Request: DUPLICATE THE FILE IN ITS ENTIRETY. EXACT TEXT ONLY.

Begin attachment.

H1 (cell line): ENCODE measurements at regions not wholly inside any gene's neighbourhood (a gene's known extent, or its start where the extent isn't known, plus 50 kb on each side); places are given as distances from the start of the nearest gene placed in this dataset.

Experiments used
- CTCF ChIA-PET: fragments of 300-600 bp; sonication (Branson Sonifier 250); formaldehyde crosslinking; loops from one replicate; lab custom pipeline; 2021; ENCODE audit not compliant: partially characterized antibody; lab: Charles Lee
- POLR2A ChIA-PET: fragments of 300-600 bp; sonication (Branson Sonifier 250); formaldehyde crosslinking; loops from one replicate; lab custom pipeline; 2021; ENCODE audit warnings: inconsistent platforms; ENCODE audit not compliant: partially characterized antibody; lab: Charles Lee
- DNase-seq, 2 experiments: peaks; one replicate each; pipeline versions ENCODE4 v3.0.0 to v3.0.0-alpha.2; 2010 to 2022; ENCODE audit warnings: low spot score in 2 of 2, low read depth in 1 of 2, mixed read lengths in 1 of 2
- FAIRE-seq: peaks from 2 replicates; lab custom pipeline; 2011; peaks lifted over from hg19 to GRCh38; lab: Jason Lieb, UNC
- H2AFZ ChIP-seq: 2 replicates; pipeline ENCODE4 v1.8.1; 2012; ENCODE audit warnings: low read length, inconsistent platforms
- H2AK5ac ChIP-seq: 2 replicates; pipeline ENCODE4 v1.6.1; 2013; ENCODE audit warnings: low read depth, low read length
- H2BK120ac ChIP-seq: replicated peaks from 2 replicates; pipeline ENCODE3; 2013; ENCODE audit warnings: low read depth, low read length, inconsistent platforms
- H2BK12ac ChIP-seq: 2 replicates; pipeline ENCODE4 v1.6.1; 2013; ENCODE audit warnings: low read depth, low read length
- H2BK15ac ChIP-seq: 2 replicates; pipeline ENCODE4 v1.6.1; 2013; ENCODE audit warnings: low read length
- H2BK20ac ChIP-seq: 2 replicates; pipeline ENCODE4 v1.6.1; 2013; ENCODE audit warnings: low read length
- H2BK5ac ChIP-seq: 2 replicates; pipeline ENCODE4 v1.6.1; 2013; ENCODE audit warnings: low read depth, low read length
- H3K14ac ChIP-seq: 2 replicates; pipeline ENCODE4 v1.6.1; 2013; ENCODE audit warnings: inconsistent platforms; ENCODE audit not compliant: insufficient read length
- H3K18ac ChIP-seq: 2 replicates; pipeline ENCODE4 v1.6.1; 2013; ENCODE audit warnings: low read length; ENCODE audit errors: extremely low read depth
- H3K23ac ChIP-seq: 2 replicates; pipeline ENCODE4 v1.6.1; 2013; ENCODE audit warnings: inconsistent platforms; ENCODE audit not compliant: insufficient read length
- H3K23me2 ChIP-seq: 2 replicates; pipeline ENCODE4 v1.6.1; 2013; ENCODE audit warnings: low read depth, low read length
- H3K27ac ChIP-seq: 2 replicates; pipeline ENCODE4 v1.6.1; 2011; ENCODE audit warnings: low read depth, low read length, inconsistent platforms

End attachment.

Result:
H1 (cell line): ENCODE measurements at regions not wholly inside any gene's neighbourhood (a gene's known extent, or its start where the extent isn't known, plus 50 kb on each side); places are given as distances from the start of the nearest gene placed in this dataset.

Experiments used
- CTCF ChIA-PET: fragments of 300-600 bp; sonication (Branson Sonifier 250); formaldehyde crosslinking; loops from one replicate; lab custom pipeline; 2021; ENCODE audit not compliant: partially characterized antibody; lab: Charles Lee
- POLR2A ChIA-PET: fragments of 300-600 bp; sonication (Branson Sonifier 250); formaldehyde crosslinking; loops from one replicate; lab custom pipeline; 2021; ENCODE audit warnings: inconsistent platforms; ENCODE audit not compliant: partially characterized antibody; lab: Charles Lee
- DNase-seq, 2 experiments: peaks; one replicate each; pipeline versions ENCODE4 v3.0.0 to v3.0.0-alpha.2; 2010 to 2022; ENCODE audit warnings: low spot score in 2 of 2, low read depth in 1 of 2, mixed read lengths in 1 of 2
- FAIRE-seq: peaks from 2 replicates; lab custom pipeline; 2011; peaks lifted over from hg19 to GRCh38; lab: Jason Lieb, UNC
- H2AFZ ChIP-seq: 2 replicates; pipeline ENCODE4 v1.8.1; 2012; ENCODE audit warnings: low read length, inconsistent platforms
- H2AK5ac ChIP-seq: 2 replicates; pipeline ENCODE4 v1.6.1; 2013; ENCODE audit warnings: low read depth, low read length
- H2BK120ac ChIP-seq: replicated peaks from 2 replicates; pipeline ENCODE3; 2013; ENCODE audit warnings: low read depth, low read length, inconsistent platforms
- H2BK12ac ChIP-seq: 2 replicates; pipeline ENCODE4 v1.6.1; 2013; ENCODE audit warnings: low read depth, low read length
- H2BK15ac ChIP-seq: 2 replicates; pipeline ENCODE4 v1.6.1; 2013; ENCODE audit warnings: low read length
- H2BK20ac ChIP-seq: 2 replicates; pipeline ENCODE4 v1.6.1; 2013; ENCODE audit warnings: low read length
- H2BK5ac ChIP-seq: 2 replicates; pipeline ENCODE4 v1.6.1; 2013; ENCODE audit warnings: low read depth, low read length
- H3K14ac ChIP-seq: 2 replicates; pipeline ENCODE4 v1.6.1; 2013; ENCODE audit warnings: inconsistent platforms; ENCODE audit not compliant: insufficient read length
- H3K18ac ChIP-seq: 2 replicates; pipeline ENCODE4 v1.6.1; 2013; ENCODE audit warnings: low read length; ENCODE audit errors: extremely low read depth
- H3K23ac ChIP-seq: 2 replicates; pipeline ENCODE4 v1.6.1; 2013; ENCODE audit warnings: inconsistent platforms; ENCODE audit not compliant: insufficient read length
- H3K23me2 ChIP-seq: 2 replicates; pipeline ENCODE4 v1.6.1; 2013; ENCODE audit warnings: low read depth, low read length
- H3K27ac ChIP-seq: 2 replicates; pipeline ENCODE4 v1.6.1; 2011; ENCODE audit warnings: low read depth, low read length, inconsistent platforms